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Owner Influence
Windschuttle cites several examples of interventions by Australian media owners Keith Murdoch, Rupert Murdoch, Frank Packer and Warwick Fairfax (Windschuttle 1988, pp. 264-5).

Rupert Murdoch is well known for this. He controls two-thirds of the newspaper market in Australia (Brewster 1996) as well as one third of the market in Britain through ownership of three of Britain's largest daily national newspapers and two of its largest circulation Sunday papers. He also controls extensive satellite broadcasting in dozens of countries. His Star satellite service beams television to 220 million people in Asia.(Abramsky 1995, p. 16; Gomery 1996, p. 52)

His Fox network in the US is fast becoming a fourth major commercial television network in the US and Fox is moving into cable television with a news service that it hopes will rival CNN, which Murdoch is reported to consider "too liberal" (Gomery 1996, p. 52). Murdoch's media empire also includes book publishing companies in Australia and the US, Festival Records, 20th Century Fox as well as interests in computer software, offshore oil and gas and air transport (Franklin 1994, p. 34).

According to journalist Sasha Abramsky, Murdoch "has—and uses—the power to make British politicians, and to break them unless they toe his line." Murdoch papers gave Margaret Thatcher "glowing press" throughout her rule and Murdoch received a knighthood—one of the few non-British citizens to do so. Thatcher received a "lucrative" book contract from Murdoch's book publishing firm HarperCollins (as did Newt Gingrich whose contract was for $4.5 million). His papers, says Abramsky, "have consistently opposed the peace movement, trade unions, progressive social programs... while supporting the death penalty, lower taxes at any cost and hawkish foreign policies." (1995, p. 16)

The mechanism of control generally exercised by media proprietors is through the appointment of editors, "who become the proprietor's 'voice' within the newsroom, ensuring that journalistic 'independence' conforms to the preferred editorial line" (McNair 1994, p. 42). The power of the media is not just through its editorial line but also in covering some issues rather than others, some views but not others. It is this power that makes politicians so reluctant to cross the large media moguls and regulate the industry in the public interest:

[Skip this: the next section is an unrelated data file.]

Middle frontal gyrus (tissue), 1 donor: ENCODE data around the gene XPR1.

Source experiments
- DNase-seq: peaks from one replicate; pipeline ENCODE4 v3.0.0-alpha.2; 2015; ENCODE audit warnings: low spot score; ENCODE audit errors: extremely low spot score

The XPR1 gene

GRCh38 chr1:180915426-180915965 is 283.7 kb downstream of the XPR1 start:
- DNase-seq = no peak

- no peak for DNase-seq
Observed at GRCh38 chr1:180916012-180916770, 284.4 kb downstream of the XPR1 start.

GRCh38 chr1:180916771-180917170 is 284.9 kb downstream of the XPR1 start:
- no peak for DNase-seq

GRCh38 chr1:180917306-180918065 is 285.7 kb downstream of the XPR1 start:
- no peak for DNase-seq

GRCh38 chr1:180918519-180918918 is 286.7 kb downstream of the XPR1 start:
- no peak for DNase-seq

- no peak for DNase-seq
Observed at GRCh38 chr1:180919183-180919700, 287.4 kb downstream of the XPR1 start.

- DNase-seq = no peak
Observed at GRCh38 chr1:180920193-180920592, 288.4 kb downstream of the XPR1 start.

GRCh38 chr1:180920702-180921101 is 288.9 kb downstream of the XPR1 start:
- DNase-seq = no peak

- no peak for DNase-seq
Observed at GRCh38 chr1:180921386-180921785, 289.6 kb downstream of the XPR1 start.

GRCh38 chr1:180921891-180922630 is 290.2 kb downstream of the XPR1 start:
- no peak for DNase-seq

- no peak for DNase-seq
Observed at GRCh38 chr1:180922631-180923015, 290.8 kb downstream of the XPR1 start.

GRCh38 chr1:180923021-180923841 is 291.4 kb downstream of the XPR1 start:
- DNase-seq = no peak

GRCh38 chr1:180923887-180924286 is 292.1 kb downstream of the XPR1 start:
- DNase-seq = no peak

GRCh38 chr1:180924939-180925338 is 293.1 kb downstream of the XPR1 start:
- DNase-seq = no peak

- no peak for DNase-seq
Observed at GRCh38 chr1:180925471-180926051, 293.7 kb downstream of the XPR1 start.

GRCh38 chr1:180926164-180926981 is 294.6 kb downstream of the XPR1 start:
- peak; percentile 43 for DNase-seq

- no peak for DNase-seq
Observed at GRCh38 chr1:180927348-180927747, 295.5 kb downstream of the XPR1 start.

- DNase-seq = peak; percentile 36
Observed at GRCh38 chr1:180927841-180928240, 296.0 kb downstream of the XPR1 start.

In this sense, the media have enormous power over national elections... those candidates who are placed on the media's agenda have a chance to win; those that are ignored languish. Those issues—either policy or personal—which the media spotlight become the yardsticks for measuring candidates. When candidates receive heavy (and favourable) publicity, their campaigns flourish... (Lichter and Noyes 1995, p. 24)

They also have power to influence the policies that elected governments implement and plenty of reason to exercise that power. "In recent years, media companies have been among the most profitable businesses" in the US. (Lichter and Noyes 1995, p. 4) Chomsky points out:

What is at issue is not the honesty of the opinions expressed or the integrity of those who seek the facts but rather the choice of topics and highlighting of issues, the range of opinion permitted expression, the unquestioned premises that guide reporting and commentary, and the general framework imposed for the presentation of a certain view of the world. (Chomsky 1989, pp. 11-12)

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Abramsky, Sasha, 1995, 'Citizen Murdoch: The shape of things to come?', Extra! Nov/Dec.

Brewster, Deborah, 1996, 'News calls for media ownership deregulation', The Australian, 13 November.

Chomsky, Noam, 1989, Necessary Illusions: Thought Control in Democratic Societies (London: Pluto Press)..

Franklin, Bob, 1994, Packaging Politics: Political Communications in Britain's Media Democracy (London: Edward Arnold).

Gomery, Douglas, 1996, A Very High-Impact Player, American Journalism Review July/August.

Lichter, S. Robert and Richard E. Noyes, 1995, Good Intentions Make Bad News: Why Americans Hate Campaign Journalism (Lanham, Maryland: Rowman & Littlefield).

McNair, Brian, 1994, News and Journalism in the UK (London and New York: Routledge)..

Windschuttle, Keith, 1988, The Media: A new analysis of the press, television, radio and advertising in Australia, 2nd ed (Ringwood, Victoria: Penguin).

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© 2003 Sharon Beder